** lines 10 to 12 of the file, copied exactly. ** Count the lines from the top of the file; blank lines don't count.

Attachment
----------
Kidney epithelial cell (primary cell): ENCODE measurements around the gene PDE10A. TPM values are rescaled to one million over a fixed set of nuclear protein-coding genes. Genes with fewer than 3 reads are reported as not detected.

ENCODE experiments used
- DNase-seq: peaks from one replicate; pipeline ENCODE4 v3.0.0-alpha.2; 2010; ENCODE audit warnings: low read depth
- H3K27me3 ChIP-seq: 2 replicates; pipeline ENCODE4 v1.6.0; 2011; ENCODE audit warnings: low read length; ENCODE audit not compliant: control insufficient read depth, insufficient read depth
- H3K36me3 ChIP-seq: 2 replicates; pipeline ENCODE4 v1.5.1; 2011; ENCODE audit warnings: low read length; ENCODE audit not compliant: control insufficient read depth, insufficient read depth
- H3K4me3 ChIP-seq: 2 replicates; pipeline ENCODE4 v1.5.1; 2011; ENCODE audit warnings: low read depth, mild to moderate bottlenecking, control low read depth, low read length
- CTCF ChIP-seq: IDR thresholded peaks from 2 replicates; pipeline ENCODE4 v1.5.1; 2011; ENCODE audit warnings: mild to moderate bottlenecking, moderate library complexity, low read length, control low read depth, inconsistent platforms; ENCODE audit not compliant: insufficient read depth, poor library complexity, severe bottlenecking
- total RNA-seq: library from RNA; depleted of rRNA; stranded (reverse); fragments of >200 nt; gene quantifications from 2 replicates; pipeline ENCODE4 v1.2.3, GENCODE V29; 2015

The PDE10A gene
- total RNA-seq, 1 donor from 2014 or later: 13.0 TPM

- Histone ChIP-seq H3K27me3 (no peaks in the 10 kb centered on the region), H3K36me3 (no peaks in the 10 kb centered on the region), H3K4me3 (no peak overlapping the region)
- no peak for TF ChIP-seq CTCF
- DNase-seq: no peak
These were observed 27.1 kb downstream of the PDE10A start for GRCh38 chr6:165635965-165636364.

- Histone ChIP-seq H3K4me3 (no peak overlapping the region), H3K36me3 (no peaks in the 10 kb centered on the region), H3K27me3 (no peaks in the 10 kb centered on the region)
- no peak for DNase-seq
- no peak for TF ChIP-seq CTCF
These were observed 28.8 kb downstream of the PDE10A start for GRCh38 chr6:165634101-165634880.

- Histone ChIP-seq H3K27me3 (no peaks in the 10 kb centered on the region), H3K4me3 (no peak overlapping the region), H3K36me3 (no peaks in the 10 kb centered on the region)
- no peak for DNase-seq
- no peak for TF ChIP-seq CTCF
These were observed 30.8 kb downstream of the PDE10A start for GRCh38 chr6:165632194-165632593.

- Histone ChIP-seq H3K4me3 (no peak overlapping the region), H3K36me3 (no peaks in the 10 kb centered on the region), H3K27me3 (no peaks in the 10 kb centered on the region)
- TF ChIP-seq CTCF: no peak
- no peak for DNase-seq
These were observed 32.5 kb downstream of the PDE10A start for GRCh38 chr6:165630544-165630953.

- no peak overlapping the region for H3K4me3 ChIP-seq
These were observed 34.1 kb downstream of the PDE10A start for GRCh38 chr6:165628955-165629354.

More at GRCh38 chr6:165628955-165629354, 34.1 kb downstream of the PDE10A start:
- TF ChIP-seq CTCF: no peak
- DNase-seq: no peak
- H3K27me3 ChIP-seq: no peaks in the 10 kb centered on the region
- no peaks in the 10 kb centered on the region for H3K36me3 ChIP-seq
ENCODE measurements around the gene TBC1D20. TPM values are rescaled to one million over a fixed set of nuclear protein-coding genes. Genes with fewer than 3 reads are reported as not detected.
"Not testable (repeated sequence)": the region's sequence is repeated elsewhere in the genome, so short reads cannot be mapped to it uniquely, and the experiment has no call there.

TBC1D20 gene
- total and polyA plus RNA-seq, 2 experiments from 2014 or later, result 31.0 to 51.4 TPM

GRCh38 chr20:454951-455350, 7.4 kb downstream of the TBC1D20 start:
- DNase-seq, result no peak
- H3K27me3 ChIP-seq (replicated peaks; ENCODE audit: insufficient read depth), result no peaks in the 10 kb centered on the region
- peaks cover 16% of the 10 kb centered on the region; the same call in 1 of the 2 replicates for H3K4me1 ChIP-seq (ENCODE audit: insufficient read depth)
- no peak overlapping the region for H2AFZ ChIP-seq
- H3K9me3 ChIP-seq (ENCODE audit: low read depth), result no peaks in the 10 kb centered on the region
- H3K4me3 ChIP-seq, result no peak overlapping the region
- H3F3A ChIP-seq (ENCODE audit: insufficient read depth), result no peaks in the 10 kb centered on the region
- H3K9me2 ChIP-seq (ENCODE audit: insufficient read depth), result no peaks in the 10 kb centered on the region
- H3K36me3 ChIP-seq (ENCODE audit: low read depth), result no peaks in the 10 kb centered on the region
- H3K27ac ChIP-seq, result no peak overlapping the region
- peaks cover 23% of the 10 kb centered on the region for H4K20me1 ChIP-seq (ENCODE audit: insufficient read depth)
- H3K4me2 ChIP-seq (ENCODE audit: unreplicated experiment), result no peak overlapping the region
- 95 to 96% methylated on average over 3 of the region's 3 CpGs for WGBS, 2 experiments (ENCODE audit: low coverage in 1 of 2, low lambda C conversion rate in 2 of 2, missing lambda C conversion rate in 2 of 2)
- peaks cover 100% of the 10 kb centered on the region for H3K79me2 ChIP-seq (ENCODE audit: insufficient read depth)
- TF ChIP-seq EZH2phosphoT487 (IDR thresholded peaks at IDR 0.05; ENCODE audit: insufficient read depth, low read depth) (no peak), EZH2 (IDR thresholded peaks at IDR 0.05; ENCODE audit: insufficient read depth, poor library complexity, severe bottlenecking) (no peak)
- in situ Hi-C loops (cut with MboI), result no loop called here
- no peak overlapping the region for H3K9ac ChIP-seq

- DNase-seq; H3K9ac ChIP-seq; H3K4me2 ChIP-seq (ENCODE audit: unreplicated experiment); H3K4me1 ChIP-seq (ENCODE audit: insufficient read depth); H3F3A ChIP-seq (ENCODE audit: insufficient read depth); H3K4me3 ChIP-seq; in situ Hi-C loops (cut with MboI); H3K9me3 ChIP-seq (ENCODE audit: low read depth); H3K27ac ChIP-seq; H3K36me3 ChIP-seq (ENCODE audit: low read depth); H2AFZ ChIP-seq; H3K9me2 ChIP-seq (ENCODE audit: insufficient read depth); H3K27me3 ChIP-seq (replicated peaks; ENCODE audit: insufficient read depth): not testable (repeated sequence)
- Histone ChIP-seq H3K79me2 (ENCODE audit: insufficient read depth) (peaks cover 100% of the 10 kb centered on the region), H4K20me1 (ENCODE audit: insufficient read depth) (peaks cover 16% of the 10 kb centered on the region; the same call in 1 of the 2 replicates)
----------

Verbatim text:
- total RNA-seq, 1 donor from 2014 or later: 13.0 TPM

- Histone ChIP-seq H3K27me3 (no peaks in the 10 kb centered on the region), H3K36me3 (no peaks in the 10 kb centered on the region), H3K4me3 (no peak overlapping the region)
- no peak for TF ChIP-seq CTCF